The recent criminal conviction of National Westminster Bank Plc ("NatWest") by the FCA was unique in that it was the FCA's first prosecution brought for offences under the Money Laundering Regulations. It resulted in a record financial penalty for anti-money laundering (AML) failures (£264.8m). But what insights can be taken from this case?
Serious AML Failures
Two documents provide an understanding of the case and the breaches that occurred; the Agreed Statement of Facts and the Sentencing Remarks. Both reveal just how serious the AML failures were – unchecked cash deposits in the millions, cash erroneously recorded as cheques, bin bags bursting with cash, customer business sectors being incorrectly recorded, improper customer risk ratings, substantial weaknesses in monitoring protocols, overreliance on relationship managers in relation to suspicious activity considerations, the list goes on. It is therefore understandable that the FCA decided to flex its criminal powers for the first time.
In an article posted on 19 October, we looked at what is on the horizon for the FCA in terms of criminal vs civil sanctions for AML breaches. The FCA previously informed Howard Kennedy that it currently has 45 investigations relating to money laundering breaches, and 9 of these have a criminal element. The magnitude of the recent sanction handed down to NatWest by the Southwark Crown Court will no doubt bolster the FCA's confidence and appetite for prosecuting companies for AML breaches in the future.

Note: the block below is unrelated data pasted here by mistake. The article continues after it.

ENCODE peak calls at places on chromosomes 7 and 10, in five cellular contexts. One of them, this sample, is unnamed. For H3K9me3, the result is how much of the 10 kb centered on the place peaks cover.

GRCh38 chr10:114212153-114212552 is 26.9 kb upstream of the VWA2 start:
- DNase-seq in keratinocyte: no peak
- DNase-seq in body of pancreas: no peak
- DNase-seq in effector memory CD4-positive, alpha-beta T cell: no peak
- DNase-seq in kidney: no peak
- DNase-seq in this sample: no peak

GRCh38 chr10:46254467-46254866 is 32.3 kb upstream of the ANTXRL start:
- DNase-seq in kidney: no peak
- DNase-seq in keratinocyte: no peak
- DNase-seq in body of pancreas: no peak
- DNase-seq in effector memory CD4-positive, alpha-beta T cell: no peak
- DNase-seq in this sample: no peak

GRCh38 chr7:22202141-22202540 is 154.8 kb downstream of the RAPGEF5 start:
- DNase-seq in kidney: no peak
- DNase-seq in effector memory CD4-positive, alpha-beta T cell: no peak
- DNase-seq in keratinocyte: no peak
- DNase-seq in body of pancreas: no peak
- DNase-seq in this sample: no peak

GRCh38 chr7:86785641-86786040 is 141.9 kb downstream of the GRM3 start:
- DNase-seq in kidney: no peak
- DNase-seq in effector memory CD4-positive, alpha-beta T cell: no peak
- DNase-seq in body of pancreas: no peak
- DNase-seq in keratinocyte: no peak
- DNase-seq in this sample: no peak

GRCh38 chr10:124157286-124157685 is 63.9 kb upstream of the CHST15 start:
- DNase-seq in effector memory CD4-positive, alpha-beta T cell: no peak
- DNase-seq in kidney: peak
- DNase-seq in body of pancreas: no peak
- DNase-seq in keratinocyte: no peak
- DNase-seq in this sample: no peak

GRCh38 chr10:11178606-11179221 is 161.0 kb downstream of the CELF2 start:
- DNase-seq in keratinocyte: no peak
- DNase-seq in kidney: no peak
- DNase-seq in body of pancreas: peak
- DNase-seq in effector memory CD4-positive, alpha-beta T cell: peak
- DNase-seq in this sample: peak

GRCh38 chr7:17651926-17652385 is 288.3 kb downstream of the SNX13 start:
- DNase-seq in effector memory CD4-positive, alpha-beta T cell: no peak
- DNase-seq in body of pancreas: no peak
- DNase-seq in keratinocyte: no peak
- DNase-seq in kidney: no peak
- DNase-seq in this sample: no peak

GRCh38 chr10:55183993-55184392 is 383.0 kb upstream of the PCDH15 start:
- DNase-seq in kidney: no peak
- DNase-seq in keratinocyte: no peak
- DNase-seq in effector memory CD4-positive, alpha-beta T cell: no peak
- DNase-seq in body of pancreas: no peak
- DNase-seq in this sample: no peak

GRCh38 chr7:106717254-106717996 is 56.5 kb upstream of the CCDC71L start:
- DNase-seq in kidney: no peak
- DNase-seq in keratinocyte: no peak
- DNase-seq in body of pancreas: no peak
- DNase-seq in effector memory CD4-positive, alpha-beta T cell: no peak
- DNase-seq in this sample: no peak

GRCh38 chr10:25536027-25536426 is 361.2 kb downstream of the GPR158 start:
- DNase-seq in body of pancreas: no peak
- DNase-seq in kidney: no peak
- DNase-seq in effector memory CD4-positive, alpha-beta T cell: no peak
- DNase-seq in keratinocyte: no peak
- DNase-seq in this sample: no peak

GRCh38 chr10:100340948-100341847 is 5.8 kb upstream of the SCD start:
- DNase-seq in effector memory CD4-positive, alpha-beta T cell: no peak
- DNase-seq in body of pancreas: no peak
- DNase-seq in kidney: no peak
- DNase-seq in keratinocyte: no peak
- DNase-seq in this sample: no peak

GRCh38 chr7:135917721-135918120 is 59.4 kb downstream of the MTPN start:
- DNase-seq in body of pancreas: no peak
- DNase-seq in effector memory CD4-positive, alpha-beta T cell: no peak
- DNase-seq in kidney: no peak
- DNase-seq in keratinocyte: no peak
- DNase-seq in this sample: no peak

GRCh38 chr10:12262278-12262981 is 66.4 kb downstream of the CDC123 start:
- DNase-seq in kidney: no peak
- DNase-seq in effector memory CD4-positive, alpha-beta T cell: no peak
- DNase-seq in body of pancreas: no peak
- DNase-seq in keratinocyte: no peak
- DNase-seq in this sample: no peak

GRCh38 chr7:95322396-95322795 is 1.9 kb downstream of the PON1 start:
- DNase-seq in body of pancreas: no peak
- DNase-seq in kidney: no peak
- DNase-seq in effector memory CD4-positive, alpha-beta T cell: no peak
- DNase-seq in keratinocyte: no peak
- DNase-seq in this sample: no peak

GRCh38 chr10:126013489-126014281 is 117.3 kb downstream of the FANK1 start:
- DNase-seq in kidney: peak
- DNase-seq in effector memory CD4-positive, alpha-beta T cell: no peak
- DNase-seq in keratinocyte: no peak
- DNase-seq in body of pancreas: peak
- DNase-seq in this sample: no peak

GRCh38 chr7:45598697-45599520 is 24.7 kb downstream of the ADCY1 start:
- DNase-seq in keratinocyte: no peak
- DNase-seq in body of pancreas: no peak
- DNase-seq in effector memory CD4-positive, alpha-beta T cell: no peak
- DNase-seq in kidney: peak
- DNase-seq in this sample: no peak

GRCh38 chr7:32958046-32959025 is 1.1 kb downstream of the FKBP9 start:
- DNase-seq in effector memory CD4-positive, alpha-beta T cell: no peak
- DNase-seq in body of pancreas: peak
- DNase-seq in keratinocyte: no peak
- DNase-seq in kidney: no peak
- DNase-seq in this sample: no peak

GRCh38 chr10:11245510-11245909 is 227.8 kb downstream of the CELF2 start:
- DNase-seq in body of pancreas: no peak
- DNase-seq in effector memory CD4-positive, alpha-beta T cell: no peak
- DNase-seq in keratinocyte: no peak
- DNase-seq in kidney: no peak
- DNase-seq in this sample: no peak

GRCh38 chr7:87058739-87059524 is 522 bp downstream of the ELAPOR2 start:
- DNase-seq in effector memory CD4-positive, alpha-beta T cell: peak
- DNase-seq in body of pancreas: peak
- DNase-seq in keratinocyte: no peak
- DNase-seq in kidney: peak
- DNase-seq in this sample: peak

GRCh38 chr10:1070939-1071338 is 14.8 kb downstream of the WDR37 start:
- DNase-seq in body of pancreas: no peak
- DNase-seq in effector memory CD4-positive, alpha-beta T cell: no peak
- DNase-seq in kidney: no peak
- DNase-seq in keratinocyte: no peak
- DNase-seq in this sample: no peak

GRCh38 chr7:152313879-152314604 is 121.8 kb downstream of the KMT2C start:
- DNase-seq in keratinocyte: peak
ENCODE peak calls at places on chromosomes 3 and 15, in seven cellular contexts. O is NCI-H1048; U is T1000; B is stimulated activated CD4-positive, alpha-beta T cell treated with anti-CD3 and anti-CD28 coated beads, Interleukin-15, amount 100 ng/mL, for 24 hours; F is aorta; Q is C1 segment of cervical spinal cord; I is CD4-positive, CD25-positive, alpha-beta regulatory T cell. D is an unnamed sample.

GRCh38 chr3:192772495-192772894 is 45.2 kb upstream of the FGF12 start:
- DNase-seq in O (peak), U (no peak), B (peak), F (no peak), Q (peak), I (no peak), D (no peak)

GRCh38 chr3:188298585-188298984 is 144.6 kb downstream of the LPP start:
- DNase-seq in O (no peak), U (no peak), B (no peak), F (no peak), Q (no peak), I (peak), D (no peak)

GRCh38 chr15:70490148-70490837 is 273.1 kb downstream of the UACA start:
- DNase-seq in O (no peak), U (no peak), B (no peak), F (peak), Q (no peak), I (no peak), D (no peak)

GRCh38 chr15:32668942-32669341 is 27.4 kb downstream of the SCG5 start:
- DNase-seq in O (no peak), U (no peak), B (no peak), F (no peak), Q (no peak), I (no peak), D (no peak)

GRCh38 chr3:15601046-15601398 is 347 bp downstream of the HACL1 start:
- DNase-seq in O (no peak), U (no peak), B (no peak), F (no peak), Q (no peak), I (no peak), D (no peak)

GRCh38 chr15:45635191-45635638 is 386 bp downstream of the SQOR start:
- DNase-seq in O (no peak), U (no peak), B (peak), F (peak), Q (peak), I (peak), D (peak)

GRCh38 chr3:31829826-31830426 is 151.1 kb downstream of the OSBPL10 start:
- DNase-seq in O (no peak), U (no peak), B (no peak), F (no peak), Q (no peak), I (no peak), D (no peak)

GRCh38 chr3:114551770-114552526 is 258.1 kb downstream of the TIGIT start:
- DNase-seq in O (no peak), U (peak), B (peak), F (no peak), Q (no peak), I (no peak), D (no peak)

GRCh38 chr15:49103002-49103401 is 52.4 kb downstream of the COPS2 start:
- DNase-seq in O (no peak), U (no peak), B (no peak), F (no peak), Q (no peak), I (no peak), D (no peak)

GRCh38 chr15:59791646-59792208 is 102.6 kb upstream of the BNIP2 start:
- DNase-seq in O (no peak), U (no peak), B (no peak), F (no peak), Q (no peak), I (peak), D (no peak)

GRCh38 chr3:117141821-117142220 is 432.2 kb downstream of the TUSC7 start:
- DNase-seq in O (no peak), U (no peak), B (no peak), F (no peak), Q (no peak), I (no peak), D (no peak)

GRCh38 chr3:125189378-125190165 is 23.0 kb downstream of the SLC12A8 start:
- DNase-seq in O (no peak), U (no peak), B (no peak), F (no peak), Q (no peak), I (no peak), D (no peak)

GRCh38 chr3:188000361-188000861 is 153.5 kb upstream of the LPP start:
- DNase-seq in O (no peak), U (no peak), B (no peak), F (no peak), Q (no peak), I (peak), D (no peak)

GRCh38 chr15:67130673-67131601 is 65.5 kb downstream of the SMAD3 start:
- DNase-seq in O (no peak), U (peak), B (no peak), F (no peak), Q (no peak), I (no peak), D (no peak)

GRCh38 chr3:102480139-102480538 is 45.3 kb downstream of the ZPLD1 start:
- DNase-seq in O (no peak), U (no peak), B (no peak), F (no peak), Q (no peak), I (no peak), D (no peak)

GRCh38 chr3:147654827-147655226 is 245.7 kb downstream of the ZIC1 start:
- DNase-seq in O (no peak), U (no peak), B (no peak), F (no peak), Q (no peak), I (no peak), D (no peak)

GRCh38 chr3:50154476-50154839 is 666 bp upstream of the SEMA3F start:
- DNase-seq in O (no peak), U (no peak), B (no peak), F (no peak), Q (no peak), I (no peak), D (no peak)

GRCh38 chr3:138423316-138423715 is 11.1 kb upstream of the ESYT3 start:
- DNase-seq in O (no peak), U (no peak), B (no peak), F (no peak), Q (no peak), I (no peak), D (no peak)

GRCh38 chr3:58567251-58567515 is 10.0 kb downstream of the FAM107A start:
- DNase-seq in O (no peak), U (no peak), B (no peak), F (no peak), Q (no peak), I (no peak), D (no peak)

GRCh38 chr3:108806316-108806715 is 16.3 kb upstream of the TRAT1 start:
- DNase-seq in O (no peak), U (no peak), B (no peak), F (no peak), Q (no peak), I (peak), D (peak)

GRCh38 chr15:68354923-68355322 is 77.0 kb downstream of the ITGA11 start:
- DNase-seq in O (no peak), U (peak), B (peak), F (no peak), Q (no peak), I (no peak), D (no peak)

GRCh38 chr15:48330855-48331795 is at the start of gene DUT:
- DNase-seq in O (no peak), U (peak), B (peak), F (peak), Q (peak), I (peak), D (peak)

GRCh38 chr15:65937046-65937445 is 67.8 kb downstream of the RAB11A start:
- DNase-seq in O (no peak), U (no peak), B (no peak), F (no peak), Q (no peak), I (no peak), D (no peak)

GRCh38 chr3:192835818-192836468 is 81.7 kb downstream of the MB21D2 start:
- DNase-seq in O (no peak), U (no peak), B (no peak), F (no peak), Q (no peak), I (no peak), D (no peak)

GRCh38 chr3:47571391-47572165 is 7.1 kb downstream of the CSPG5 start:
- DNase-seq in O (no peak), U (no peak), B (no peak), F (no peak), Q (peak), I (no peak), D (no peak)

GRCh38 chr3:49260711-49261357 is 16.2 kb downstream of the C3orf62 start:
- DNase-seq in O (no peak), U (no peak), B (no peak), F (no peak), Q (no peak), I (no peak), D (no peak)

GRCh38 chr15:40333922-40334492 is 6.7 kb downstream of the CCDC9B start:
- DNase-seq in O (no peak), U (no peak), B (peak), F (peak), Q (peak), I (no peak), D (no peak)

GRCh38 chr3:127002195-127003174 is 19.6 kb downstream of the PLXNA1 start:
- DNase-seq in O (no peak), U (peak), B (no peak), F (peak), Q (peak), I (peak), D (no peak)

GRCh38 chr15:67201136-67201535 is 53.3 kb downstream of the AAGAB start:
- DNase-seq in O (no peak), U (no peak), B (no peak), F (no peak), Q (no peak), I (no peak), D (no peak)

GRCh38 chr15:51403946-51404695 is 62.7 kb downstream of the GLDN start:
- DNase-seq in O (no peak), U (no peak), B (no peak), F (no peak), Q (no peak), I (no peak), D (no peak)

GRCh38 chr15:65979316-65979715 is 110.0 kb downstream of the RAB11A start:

However, the issues in this particular case do little to inform regulated firms about the do's and don'ts in terms of AML policies and procedures. If we look back at other cases involving banks being sanctioned for AML failings, the issues are all too familiar. It’s the same old story, albeit with a few more headline grabbing issues. However, there are a few important points worth noting.
Leaky Lines of Defence
The Statement of Facts considered the industry recognised 'Three Lines of Defence' model regarding compliance with AML obligations (broadly, line management, risk control functions and risk assurance functions such as internal or external audit).
On the face of it, NatWest's ‘First Line of Defence’ in its Corporate Banking Division (later renamed the Commercial and Private Banking), appeared robust. It comprised not only the AML roles performed by frontline staff (including branch staff, branch managers and the account's Relationship Management Team), but also various specific financial crime teams undertaking AML functions, including:
- The Central Exceptions Unit which dealt with referrals for customers in certain high-risk sectors on account opening or exit;
- Financial intelligence teams, which carried out certain investigations into clients, shared intelligence with similar teams within the Group, and monitored the work of the Nominated Office Function. These teams would also provide quality assurance of investigations and advice on AML typologies, ongoing risks on customer accounts and disclosure to the authorities; and
- Customer Due Diligence Controls, which was responsible for monitoring and maintaining the customer due diligence framework across the Commercial and Private Banking department.